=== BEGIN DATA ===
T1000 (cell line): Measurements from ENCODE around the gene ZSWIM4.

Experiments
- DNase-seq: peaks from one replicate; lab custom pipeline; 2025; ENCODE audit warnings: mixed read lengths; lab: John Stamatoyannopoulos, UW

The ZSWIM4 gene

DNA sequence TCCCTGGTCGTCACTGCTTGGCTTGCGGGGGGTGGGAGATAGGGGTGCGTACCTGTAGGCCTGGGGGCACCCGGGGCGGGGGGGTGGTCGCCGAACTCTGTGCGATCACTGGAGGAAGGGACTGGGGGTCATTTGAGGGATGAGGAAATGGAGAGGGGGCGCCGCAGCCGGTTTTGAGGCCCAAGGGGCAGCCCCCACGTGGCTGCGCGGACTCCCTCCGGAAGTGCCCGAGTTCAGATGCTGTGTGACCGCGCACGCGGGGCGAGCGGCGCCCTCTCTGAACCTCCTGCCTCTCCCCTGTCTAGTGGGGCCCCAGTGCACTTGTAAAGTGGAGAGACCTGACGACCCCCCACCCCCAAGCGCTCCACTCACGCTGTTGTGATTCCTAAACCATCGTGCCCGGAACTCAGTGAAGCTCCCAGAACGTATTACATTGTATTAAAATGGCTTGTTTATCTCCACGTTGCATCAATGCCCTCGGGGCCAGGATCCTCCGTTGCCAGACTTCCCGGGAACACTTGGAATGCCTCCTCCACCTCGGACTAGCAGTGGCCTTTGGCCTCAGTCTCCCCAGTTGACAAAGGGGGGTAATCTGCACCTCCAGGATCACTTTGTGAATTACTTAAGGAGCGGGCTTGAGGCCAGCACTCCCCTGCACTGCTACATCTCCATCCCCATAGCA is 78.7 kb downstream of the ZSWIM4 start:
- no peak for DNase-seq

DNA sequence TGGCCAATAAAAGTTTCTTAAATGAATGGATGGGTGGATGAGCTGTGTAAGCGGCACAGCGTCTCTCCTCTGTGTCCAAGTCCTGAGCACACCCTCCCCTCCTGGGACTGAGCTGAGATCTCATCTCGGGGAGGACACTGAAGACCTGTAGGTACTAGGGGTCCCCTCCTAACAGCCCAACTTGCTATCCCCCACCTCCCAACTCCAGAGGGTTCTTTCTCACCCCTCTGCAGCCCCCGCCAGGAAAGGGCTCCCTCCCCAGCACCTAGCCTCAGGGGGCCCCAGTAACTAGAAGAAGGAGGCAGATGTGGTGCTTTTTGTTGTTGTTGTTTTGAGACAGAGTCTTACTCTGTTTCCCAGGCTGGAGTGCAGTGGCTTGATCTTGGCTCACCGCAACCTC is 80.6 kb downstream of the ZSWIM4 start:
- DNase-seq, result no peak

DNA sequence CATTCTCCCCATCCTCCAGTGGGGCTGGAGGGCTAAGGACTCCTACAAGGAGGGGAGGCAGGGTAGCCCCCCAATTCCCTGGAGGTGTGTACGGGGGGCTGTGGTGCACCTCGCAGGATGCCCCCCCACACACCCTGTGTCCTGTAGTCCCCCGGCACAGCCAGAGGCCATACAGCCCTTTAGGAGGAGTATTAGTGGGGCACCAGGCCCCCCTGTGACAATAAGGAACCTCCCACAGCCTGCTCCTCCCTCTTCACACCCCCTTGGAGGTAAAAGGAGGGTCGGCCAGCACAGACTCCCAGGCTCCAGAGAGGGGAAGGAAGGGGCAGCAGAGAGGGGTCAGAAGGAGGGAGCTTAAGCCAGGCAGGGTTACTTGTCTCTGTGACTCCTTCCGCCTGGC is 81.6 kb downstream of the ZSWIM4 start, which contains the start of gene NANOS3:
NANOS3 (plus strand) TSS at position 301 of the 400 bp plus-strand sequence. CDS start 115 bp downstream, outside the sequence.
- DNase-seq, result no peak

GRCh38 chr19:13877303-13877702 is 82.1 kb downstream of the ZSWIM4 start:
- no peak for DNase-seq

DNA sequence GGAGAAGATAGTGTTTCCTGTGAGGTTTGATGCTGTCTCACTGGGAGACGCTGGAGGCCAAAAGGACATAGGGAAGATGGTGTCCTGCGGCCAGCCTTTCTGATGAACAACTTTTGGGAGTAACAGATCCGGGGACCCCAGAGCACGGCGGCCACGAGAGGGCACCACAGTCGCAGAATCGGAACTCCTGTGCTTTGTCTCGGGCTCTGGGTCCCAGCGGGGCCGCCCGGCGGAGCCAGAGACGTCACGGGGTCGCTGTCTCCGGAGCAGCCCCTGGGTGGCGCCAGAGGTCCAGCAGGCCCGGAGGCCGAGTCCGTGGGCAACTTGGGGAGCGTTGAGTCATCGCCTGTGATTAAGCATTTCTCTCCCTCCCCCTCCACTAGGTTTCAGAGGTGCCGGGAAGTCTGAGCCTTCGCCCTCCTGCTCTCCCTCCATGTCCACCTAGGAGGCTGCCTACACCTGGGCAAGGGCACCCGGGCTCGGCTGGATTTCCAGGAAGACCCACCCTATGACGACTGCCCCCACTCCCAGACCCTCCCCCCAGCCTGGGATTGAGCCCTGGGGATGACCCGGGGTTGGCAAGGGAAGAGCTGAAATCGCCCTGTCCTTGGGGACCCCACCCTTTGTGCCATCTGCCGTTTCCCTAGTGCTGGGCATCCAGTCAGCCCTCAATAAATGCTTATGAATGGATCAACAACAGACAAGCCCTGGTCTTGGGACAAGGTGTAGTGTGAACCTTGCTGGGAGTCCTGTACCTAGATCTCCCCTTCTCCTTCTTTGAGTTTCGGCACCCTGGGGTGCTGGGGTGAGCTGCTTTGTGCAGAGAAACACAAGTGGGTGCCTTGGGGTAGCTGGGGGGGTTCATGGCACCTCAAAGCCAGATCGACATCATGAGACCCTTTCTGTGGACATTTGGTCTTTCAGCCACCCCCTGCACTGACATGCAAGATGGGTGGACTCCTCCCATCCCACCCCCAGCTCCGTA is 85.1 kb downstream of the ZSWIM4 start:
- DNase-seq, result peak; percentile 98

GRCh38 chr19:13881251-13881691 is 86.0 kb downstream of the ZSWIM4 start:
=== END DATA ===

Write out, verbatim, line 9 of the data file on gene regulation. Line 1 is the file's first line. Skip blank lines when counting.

DNA sequence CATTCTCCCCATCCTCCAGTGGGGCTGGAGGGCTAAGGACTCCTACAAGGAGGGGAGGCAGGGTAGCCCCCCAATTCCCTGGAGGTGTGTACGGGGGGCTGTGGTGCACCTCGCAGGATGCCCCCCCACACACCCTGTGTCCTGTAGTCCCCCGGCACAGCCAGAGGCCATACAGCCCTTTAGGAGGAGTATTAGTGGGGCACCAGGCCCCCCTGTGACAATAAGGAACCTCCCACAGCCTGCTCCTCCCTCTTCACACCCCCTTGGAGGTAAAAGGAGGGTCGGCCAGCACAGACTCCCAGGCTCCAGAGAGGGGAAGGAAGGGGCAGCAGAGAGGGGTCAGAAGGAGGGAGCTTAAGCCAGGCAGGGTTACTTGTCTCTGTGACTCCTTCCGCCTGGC is 81.6 kb downstream of the ZSWIM4 start, which contains the start of gene NANOS3: